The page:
Arturo Arias: Indigeneities Resurgent: New/Old Ways of Knowing in Mesoamerican Indigenous Narratives, Monday, February 29, 2016, 10:00am-12:00pm, Charles E. Merrill Lounge

October 14, 2015

By , Professor of Literature and co-coordinator of the Latino Literary Cultures Project  

The CLRC welcomes Arturo Arias, John D. and Catherine T. MacArthur Foundation Professor in the Humanities at the University of California, Merced, to UC Santa Cruz, for a free, public seminar based on his current project:  a three-volume analysis of indigenous literatures in Latin America.  Light refeshments will be served.   

Attendees should request a copy of the seminar reading after February 15 by emailing or

arturo-arias-headshotArturo Arias is the foremost scholar of Central American literary and cultural studies in the United States, as well as a major theorist of indigenous knowledge production.  His books include Taking Their Word:  Literature and the Signs of Central America (2007), The Rigoberta Menchú Controversy (2000), The Identity of the Word:  Guatemalan Literature in Light of the New Century (1998), and Ceremonial Gestures: Central American Fiction 1960-1990 (1998), as well as a critical edition of Miguel Angel Asturias’s Mulata (2000).  As President of the Latin American Studies Association (LASA) from 2001-2003, he helped push the field to redress its longstanding neglect of Central American studies.  In widely cited essays such as “Central American-Americans:  Invisibility, Power And Representation in The U.S. Latino World,” he has similarly challenged Latino Studies to rethink its paradigms around the presence of Salvadoran-, Guatemalan-, Honduran-, and other Central American-American populations.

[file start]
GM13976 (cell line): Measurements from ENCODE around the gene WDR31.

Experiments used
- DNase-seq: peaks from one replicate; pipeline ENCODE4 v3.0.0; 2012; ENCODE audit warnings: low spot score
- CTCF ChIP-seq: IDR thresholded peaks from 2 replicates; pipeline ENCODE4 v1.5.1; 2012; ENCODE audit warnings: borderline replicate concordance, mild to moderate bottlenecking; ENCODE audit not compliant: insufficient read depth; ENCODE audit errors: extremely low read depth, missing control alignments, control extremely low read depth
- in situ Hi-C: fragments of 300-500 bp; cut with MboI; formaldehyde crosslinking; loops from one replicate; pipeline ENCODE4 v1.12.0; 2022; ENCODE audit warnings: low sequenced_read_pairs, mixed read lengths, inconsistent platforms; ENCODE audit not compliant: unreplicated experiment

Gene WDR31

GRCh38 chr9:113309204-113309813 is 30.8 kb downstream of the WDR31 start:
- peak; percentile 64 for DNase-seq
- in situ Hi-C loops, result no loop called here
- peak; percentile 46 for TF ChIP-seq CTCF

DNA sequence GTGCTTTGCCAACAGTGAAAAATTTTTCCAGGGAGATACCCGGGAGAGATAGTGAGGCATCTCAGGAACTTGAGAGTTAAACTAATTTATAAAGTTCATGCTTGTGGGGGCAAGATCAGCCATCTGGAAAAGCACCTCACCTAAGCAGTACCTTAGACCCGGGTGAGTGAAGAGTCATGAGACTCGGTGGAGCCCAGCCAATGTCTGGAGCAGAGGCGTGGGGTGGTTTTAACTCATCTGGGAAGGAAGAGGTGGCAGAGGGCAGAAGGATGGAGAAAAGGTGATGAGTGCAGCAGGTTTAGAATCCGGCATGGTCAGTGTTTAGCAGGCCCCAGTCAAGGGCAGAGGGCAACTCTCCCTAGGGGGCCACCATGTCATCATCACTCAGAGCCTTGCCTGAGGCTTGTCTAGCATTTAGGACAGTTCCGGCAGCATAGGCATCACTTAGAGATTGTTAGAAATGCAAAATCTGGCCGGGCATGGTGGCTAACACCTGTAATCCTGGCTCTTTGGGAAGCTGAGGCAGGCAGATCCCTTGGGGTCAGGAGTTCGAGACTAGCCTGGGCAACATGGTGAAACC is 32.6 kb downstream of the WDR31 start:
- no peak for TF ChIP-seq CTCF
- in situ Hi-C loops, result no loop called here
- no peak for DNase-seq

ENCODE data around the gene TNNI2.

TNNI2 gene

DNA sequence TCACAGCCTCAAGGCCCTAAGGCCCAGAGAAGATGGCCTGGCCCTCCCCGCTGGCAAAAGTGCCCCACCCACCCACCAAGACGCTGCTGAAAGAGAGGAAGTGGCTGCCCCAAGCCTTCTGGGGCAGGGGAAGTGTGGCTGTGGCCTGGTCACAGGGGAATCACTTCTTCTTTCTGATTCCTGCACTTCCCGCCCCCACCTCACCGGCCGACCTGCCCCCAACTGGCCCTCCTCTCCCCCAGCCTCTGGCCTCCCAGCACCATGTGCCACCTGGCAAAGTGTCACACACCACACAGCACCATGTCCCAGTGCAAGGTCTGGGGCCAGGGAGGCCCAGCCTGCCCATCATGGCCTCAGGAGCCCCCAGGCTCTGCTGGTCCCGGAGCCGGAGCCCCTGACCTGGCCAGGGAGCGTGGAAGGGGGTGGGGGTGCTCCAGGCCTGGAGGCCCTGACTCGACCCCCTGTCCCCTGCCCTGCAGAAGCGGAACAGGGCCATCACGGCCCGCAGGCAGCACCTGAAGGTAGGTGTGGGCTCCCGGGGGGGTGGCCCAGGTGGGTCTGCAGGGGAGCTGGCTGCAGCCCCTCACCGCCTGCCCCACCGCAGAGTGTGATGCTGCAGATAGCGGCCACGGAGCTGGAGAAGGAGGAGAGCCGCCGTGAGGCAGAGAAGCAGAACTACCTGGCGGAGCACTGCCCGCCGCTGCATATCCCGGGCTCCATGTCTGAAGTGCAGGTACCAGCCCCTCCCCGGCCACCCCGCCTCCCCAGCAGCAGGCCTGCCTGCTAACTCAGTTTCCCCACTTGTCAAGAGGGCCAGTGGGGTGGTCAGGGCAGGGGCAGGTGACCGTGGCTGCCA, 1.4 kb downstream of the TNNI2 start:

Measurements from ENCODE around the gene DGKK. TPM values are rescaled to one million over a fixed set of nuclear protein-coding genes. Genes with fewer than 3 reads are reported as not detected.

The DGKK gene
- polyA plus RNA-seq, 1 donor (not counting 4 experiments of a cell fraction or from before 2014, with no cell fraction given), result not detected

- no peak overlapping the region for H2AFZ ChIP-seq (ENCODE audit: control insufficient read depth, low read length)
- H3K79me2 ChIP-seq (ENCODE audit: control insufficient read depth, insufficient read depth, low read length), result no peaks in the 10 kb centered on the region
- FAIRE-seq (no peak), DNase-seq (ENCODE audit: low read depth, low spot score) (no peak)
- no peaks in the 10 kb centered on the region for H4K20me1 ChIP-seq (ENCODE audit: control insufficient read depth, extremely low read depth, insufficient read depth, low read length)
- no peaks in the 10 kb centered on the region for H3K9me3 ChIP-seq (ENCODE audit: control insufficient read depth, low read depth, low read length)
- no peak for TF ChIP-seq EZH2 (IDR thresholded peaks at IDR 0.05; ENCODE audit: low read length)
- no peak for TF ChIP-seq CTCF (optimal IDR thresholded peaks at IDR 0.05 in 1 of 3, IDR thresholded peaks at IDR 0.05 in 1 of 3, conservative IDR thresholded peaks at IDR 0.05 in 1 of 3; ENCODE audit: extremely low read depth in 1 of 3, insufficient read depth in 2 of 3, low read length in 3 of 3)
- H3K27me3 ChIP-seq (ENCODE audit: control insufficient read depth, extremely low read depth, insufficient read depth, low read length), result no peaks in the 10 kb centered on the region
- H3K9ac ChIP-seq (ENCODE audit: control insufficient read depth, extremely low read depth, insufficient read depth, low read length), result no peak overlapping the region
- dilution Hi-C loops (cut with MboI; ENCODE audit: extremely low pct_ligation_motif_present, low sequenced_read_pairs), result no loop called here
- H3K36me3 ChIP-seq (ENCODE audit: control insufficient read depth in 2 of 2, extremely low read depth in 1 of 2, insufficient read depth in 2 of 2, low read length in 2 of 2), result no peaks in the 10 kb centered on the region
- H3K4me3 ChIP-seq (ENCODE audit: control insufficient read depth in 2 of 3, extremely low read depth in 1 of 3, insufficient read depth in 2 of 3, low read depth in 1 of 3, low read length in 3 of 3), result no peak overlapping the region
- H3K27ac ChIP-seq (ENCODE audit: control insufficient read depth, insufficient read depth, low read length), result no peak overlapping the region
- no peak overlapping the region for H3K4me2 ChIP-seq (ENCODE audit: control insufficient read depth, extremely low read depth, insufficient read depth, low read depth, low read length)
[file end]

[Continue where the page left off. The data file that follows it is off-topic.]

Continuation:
Professor Arias is also a prominent writer who has published six novels in Spanish, two of which have been translated into English (After the Bombs and Rattlesnake).  Twice winner of the prestigious Casa de las Américas Award, and winner of the Ana Seghers Award for fiction in Germany, he was given the Miguel Angel Asturias National Award for Lifetime Achievement in Literature in 2008 in his native Guatemala.  He co-wrote the Oscar-nominated screenplay for El Norte (1984), a pathbreaking film that enlightened many U.S. audiences about la violencia in Guatemala in the 1980s, as well as about the migrant experience. Professor Arias recently joined the faculty at UC Merced.  Previously, he was Tomás Rivera Regents Professor in Latin American Literature at the University of Texas at Austin.

The CLRC is proud to cosponsor this free, public lecture with the 
Departments of Latin American and Latino Studies and Literature.